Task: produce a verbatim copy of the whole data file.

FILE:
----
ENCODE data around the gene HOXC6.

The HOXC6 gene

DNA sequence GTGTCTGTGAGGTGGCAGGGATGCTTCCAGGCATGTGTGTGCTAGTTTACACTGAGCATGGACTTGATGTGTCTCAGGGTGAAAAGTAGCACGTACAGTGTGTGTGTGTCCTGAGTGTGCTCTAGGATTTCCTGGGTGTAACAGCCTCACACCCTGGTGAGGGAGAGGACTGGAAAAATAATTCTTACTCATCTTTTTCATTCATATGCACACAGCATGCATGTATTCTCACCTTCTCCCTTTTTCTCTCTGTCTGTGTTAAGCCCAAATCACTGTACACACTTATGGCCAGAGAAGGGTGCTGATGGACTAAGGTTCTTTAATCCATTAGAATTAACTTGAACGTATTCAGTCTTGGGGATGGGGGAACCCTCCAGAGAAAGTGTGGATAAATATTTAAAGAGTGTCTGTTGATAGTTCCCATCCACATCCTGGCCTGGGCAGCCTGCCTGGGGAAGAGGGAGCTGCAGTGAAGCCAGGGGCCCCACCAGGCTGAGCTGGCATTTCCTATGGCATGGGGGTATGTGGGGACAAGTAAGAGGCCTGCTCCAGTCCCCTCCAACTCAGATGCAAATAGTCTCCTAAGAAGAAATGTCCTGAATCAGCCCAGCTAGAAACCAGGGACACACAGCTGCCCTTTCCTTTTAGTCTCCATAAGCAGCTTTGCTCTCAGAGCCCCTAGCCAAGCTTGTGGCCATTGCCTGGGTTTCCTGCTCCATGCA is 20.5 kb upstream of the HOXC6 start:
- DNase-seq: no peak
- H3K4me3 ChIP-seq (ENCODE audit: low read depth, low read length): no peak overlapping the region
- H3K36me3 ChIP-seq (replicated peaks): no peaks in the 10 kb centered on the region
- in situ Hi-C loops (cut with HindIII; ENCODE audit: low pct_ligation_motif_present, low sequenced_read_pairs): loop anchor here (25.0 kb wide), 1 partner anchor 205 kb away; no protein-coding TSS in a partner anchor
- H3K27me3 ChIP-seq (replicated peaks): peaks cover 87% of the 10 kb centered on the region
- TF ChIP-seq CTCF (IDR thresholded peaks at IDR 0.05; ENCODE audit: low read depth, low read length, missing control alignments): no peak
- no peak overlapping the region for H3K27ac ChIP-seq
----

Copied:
ENCODE data around the gene HOXC6.

The HOXC6 gene

DNA sequence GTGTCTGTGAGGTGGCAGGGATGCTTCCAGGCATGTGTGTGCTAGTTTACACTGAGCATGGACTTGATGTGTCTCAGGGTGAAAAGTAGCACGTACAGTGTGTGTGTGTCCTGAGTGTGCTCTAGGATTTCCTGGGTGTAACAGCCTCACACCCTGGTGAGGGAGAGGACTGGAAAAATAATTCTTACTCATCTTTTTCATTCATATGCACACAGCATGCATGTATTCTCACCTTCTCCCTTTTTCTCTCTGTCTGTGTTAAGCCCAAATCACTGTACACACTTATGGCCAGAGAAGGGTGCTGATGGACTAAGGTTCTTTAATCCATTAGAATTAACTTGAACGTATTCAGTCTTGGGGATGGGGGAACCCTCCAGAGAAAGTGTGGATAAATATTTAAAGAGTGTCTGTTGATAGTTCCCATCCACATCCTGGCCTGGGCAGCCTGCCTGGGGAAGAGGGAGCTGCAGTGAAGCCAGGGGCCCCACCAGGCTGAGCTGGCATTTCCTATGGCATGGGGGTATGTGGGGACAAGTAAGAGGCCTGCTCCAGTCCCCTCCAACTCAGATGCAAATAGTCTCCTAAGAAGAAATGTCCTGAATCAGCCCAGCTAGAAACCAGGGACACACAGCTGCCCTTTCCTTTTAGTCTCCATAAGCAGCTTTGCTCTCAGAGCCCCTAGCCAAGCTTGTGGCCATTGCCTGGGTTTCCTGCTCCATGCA is 20.5 kb upstream of the HOXC6 start:
- DNase-seq: no peak
- H3K4me3 ChIP-seq (ENCODE audit: low read depth, low read length): no peak overlapping the region
- H3K36me3 ChIP-seq (replicated peaks): no peaks in the 10 kb centered on the region
- in situ Hi-C loops (cut with HindIII; ENCODE audit: low pct_ligation_motif_present, low sequenced_read_pairs): loop anchor here (25.0 kb wide), 1 partner anchor 205 kb away; no protein-coding TSS in a partner anchor
- H3K27me3 ChIP-seq (replicated peaks): peaks cover 87% of the 10 kb centered on the region
- TF ChIP-seq CTCF (IDR thresholded peaks at IDR 0.05; ENCODE audit: low read depth, low read length, missing control alignments): no peak
- no peak overlapping the region for H3K27ac ChIP-seq